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5056 Cost-Effectiveness of Caplacizumab in the Warranty Program in Immune Thrombotic Thrombocytopenic Purpura in the USA

Program: Oral and Poster Abstracts
Session: 901. Health Services and Quality Improvement - Non-Malignant Conditions: Poster III
Hematology Disease Topics & Pathways:
autoimmune disorders, Biological therapies, Diseases, Immune Disorders, Therapies, Monoclonal Antibody Therapy
Monday, December 11, 2023, 6:00 PM-8:00 PM

Sean D Sullivan, PhD1,2*, Shruti Chaturvedi, MBBS3, Preety Gautam, MA4* and Alix Arnaud, MSc5*

1London School of Economics and Political Science, London, United Kingdom
2The CHOICE Institute, School of Pharmacy, University of Washington, Seattle, MA
3Division of Hematology, Department of Medicine, Johns Hopkins University School of Medicine, Baltimore, MD
4Sanofi Global Hub, Sanofi Global Hub, Sanofi Healthcare India Pvt. Ltd., Hyderabad, India
5Sanofi, Cambridge, MA


Immune thrombotic thrombocytopenic purpura (iTTP) is a rare, life-threatening thrombotic microangiopathy. Caplacizumab is a humanized nanobody that inhibits formation of microthrombi in iTTP by disrupting binding of von Willebrand factor to platelets. It is the only treatment approved in combination with plasma exchange therapy (PEX) and immunosuppression (IS) for the treatment of iTTP. The United Kingdom National Institute for Health and Care Excellence (NICE) committee reviewed cost-effectiveness of caplacizumab. The committee concluded that addition of caplacizumab to PEX+IS is cost-effective and recommended that the drug be reimbursed in the UK. The Sanofi Promise Warranty Program® (SPWP) was introduced in January 2023 in the US. It refunds the full cost of caplacizumab to the hospital when treatment is discontinued due to non-response defined as refractoriness (patient with platelet counts <50 × 109/L after 4 days of combined treatment with caplacizumab and PEX+IS; up to 6 doses are refunded), or exacerbation (new drop in platelet count after initial platelet count normalization [>150 × 109/L], necessitating re-initiation of PEX after ruling out any causes for the drop in platelet count other than iTTP pathophysiology, up to 12 pre-exacerbation doses are refunded).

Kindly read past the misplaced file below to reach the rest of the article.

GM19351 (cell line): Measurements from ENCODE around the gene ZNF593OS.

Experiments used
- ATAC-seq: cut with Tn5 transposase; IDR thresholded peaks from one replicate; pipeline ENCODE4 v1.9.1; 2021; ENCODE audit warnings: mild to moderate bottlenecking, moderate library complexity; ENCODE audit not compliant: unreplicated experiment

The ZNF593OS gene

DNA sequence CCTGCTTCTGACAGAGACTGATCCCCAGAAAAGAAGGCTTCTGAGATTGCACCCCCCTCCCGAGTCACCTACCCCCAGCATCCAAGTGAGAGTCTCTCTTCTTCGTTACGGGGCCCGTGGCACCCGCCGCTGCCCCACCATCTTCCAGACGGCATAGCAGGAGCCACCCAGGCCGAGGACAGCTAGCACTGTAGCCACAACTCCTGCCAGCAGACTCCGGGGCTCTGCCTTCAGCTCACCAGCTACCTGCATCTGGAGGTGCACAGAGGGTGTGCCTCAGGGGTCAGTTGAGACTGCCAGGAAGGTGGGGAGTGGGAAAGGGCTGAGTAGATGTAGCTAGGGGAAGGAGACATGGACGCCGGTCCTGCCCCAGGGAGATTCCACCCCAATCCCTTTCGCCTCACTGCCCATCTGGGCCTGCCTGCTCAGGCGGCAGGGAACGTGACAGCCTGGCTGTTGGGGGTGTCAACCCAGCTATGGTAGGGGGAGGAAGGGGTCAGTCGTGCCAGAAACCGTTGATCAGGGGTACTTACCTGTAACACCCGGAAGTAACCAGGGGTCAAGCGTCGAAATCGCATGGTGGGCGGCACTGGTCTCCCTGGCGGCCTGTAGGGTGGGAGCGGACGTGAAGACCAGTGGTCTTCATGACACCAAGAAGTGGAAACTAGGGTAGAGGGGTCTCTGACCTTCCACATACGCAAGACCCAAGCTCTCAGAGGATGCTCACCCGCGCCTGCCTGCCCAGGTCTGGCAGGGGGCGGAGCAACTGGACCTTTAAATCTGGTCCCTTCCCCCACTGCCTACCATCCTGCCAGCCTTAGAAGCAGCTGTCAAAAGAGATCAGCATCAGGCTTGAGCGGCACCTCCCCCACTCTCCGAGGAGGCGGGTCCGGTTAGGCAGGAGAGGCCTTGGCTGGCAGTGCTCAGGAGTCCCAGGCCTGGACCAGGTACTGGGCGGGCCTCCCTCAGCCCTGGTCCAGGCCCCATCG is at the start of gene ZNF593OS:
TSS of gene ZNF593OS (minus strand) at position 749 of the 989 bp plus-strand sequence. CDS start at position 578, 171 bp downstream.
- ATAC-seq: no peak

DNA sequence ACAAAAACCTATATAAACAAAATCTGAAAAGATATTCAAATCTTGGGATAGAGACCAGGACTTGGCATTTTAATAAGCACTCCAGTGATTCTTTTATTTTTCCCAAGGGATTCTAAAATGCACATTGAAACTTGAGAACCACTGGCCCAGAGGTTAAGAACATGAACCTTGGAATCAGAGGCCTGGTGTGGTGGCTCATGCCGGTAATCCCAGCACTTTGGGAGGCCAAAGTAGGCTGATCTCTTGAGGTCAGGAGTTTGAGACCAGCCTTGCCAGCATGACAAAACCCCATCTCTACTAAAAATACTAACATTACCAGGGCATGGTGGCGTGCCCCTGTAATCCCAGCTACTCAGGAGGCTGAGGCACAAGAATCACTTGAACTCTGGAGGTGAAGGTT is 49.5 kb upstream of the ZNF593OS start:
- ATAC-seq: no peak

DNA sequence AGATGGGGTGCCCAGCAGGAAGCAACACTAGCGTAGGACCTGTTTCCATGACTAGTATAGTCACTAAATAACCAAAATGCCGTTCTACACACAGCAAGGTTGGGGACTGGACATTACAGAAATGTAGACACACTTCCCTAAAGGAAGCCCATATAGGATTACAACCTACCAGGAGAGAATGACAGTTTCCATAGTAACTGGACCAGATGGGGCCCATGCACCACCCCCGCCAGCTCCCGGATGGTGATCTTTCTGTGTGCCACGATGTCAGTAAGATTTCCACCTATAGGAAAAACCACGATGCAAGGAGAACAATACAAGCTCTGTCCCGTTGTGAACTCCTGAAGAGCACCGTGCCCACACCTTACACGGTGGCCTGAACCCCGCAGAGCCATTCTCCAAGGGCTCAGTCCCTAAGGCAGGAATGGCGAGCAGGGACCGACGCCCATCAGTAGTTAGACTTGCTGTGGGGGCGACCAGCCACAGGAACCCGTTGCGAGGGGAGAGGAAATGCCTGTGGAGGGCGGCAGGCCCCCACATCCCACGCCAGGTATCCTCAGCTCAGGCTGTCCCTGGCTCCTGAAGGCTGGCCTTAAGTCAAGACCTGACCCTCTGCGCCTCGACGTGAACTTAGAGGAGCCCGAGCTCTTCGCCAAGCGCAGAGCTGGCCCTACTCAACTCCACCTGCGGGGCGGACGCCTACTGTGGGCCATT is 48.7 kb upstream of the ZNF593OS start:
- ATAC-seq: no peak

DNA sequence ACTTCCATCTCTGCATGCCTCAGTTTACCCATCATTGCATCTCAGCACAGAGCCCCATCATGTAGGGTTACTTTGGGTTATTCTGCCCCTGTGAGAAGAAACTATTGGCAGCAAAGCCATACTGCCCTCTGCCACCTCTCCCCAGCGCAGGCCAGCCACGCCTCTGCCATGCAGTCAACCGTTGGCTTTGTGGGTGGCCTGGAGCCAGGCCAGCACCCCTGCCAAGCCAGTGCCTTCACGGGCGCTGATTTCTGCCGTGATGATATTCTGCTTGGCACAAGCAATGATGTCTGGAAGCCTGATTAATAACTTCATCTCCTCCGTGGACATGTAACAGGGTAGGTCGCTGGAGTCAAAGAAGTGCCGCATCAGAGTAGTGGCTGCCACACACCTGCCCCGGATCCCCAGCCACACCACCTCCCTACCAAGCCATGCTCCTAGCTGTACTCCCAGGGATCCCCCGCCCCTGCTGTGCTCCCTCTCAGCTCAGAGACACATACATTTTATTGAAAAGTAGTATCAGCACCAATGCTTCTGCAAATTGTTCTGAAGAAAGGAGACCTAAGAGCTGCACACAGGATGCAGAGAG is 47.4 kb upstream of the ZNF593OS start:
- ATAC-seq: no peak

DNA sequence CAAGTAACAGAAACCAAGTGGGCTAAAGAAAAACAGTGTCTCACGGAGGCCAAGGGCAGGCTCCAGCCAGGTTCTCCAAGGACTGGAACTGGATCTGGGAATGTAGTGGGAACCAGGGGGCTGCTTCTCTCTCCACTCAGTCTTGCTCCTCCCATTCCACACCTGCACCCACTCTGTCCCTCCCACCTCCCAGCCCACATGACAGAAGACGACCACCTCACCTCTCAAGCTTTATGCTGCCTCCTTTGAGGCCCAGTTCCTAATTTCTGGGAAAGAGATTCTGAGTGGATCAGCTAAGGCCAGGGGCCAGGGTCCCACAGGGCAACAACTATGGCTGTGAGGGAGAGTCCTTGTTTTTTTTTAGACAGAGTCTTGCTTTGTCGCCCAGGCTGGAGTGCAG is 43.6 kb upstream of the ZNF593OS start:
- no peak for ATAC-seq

To evaluate the cost-effectiveness of adding caplacizumab to PEX+IS from a US perspective within the context of SPWP.


The NICE model was adapted to the US setting by replacing UK costs with US costs and discount rates. All clinical assumptions and structure remain unchanged. Clinical inputs were derived from the HERCULES trial (NCT02553317) intent-to-treat population (mean age: 46 years; females: 69%, exacerbation rates: 4.17% during double blind phase and 12.50% in total; refractoriness: 0%). The model consisted of a 3-month decision tree, which captured patient treatment and outcomes over the acute iTTP episode, followed by a long-term Markov model (time horizon: up to 55 years; 3-monthly cycles; Figure 1). An annual discount rate of 3% was applied for both costs and quality-adjusted life-years (QALYs).

Under the SPWP, the cost of caplacizumab was assumed to be $0 for refractory patients and those who exacerbate early, no discount was applied for patients who experience exacerbations after drug discontinuation, however, clinical outcomes were captured.


Prior to the SPWP, caplacizumab addition to PEX+IS delivered a gain of 1.75 QALYs (2.96 life-years [LYs]) as compared with PEX+IS alone, at an increased lifetime cost of $256,000. The incremental cost effectiveness ratio (ICER) was $146,350 per QALY and $86,420 per LY gained (Table 1).

An estimated 4.17% of treated patients qualified for the SPWP. With this outcomes-based program, the ICER improved to $138,480 per QALY and $81,780 per LY gained, respectively (Table 1).


Based on these analyses using the UK NICE model adapted with US costs, caplacizumab is cost-effective considering WTP threshold of $150,000 to $200,000 and has improved cost-effectiveness when the warranty program is taken into account. Outcomes based programs can improve the cost effectiveness of a treatment in addition to mitigating concerns of perceived uncertainty of efficacy in treating patients with iTTP in the US.

Disclosures: Sullivan: Sanofi: Consultancy. Chaturvedi: Takeda: Other: Advisory board participation; Sobi: Honoraria; Sanofi: Other: Advisory board participation; Sanofi Genzyme: Consultancy; Alexion: Consultancy, Other: Advisory board participation. Gautam: Sanofi: Current Employment. Arnaud: Sanofi: Current Employment.

*signifies non-member of ASH